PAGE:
We arrived at the train station to see that it was just like any other train station I’ve ever seen. Train stations and other transit centers feel the same, regardless of superficial distinctions. After going through security, we boarded the train. Once again, the train’s interior offered very little difference to its American counterparts. However, once the train got up to speed there was a marked change. It was much smoother and quieter, which only added to our shock when we saw that we were traveling at 300 km/h.
I was personally excited to see a bit more of the countryside. Our train took us through rice fields and villages and towns. Perhaps the most jarring thing to see was the construction that was taking place. We’d be traveling through some rural place when out of nowhere there’d be a collection of 25 story tall apartment buildings. Whether they were full or vacant, we never knew. The train gave an amazing opportunity to get a glimpse, albeit fleeting, of life outside of an urban area.
After four hours on the train, we reached Yangzhou and another train station. We checked into the hotel then went to the boathouse for a quick practice. We got to the boathouse and were immediately in awe. The building was large, sprawling, and decidedly modern. We all agreed it was probably the nicest boathouse we had been to.
Unfortunately, our revery was stalled by the start of a massive rainstorm. We rigged our boat in the bay and waited patiently for the downpour to end. In the meantime, some of the team wandered around the boathouse to see the extensive facilities.
Eventually, the rain ended, and we rowed. Once our practice was over, we returned to the hotel, showered and left for dinner. Perhaps the most striking part of the meal wasn’t the vast spread of unfamiliar foods but the beverage: heated up orange juice. This was such a simple challenge to our preconceptions of what orange juice is and how it should be served (preferably chilled). Needless to say we were floored. After our initial apprehension with the juice, we drank and enjoyed it. I think Matt drank at least 3 or 4 jugs worth by himself. In addition to the juice, we were served a full meal of delicacies. Fish still connected to its skeleton, an entire chicken in a bowl, a mass of some sort of meat that we later found out to be pig’s intestine, we ate it all. We spent a lot of the meal asking the interpreter what certain things were and how to eat them. I think that we all found that sharing a meal and talking about food was one of the best looks into Chinese culture.
PART THREE: YANGZHOU, SHANGHAI, and reflections
DAY 7: The Head of the Grand Canal Regatta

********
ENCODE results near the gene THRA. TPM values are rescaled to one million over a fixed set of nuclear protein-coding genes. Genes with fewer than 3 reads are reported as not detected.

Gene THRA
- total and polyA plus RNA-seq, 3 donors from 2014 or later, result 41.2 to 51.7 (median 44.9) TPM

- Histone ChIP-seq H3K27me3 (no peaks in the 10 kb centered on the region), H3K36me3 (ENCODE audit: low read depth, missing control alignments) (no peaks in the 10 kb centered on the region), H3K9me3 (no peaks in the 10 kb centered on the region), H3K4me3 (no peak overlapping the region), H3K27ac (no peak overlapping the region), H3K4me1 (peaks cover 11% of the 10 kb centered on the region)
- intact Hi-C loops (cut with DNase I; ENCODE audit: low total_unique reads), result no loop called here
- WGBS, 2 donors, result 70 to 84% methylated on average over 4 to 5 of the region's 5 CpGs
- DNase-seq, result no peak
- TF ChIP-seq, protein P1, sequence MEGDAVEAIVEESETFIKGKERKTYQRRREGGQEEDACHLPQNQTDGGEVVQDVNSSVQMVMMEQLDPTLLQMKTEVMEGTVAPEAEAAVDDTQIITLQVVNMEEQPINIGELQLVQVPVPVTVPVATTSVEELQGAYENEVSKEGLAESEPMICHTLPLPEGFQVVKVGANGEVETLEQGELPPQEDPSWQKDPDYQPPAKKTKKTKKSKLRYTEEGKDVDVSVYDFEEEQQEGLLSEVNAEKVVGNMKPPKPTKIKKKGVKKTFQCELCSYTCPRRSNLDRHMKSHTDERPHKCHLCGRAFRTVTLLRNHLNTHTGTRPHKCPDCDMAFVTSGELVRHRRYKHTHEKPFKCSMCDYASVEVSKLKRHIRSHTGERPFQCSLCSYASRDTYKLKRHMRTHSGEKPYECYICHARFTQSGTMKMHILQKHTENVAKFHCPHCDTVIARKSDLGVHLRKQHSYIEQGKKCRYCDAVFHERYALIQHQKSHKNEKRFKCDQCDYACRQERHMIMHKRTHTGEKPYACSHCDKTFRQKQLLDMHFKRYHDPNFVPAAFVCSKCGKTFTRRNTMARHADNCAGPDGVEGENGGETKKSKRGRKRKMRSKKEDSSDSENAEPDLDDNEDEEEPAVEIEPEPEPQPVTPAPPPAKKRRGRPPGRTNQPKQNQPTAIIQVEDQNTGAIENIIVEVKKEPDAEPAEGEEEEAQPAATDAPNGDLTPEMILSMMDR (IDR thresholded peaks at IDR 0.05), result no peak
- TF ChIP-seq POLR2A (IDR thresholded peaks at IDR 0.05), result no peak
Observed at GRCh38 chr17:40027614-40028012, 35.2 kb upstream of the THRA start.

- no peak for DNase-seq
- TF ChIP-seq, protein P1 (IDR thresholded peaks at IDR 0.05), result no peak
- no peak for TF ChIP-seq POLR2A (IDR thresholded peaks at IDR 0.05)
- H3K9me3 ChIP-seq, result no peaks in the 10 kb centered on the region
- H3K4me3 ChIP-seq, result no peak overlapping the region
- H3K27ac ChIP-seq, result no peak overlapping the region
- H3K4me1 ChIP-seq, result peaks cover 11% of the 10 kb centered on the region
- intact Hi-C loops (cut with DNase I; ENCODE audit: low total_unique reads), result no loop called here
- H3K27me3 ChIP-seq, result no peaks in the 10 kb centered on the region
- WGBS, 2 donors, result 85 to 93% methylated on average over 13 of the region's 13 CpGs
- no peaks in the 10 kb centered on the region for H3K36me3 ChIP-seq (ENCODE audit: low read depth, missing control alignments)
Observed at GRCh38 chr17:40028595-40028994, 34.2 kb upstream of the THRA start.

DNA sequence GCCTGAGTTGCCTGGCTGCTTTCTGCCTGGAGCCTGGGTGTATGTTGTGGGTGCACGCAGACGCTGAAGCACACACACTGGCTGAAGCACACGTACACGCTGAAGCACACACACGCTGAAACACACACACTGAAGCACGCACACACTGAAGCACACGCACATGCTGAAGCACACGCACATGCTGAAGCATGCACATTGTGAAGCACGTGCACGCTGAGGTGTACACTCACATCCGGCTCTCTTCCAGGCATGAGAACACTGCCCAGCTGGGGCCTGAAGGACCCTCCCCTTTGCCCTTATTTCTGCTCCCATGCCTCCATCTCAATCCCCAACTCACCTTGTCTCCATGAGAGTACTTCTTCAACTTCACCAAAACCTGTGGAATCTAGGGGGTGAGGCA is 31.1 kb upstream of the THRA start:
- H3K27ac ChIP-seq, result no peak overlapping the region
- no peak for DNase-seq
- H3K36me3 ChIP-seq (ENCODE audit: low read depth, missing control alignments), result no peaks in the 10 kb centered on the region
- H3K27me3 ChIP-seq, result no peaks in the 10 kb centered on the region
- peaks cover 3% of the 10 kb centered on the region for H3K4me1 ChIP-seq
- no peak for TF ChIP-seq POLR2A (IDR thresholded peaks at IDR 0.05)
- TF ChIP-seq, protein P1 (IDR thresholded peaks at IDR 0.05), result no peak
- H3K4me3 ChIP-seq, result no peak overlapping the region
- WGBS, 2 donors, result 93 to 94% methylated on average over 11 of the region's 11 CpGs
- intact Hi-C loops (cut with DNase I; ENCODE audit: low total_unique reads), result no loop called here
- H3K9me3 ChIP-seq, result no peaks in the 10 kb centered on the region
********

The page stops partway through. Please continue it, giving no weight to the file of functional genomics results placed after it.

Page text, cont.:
By Sean Bradley, '21 (Yes, this is the only headshot Sean has.)
Our second day in Yangzhou was one of the more eventful days of the trip, starting off with an erg relay and finishing with a poolside barbeque.
Similarly to Nanchang, the second day of racing was to consist of some shorter pieces in the morning with a longer head race in the afternoon. Once we got to the boathouse we were treated to a sort of grand opening for the new facility before the stage was handed over to Kyle and a representative from each of the other schools to give a presentation on their respective universities. The speaker from Sydney University was Alexander “Sasha” Belonogoff, a silver medallist in the Men’s Quad from the Rio Olympics, who delivered a powerful message about the role of sport in his life, and how to appreciate and find small successes within failure. A popular Chinese television host then came out to do a panel discussion with a representative from each university. Topics during this discussion ranged from thoughts on the competitiveness of the Chinese teams we had seen so far to the merit of sport itself in a country that places so much emphasis on education.
After the panel discussion wrapped up, the stage was whisked away and the erg relay was upon us. The relays were short, fast, and with the exception of an untimely injury, fun. Each university selected 6 rowers to row 200 meters each for 1200 meters total, fastest time wins. Alex Martin went out guns blazing and shot us into second place at the first change over, where Gavin Cunningham hopped on and proceeded to YANK SOME CHAIN. Sean Bradley, Alex Chansky, and Matt Poindexter rounded out the middle guys, but left the Eagles sitting in 5th place with only 200 meters left. Henry Hawley hopped on the erg and started to claw back into the other teams, passing Cambridge and Oxford within his first hundred meters. With two strokes to go he passed Sydney, sending us into a frenzy and securing second place behind British Columbia.
After the excitement of the finish settled down a little, we discovered that Gavin went a little too hard and ended up aggravating a previous back injury leaving him unable to row in the head race that afternoon. Thankfully, Coach Alex Dillon volunteered to fill in as our spare and we were going to be able to row later. We had a couple more erg relays with some Chinese students and masters rowers before heading off to lunch.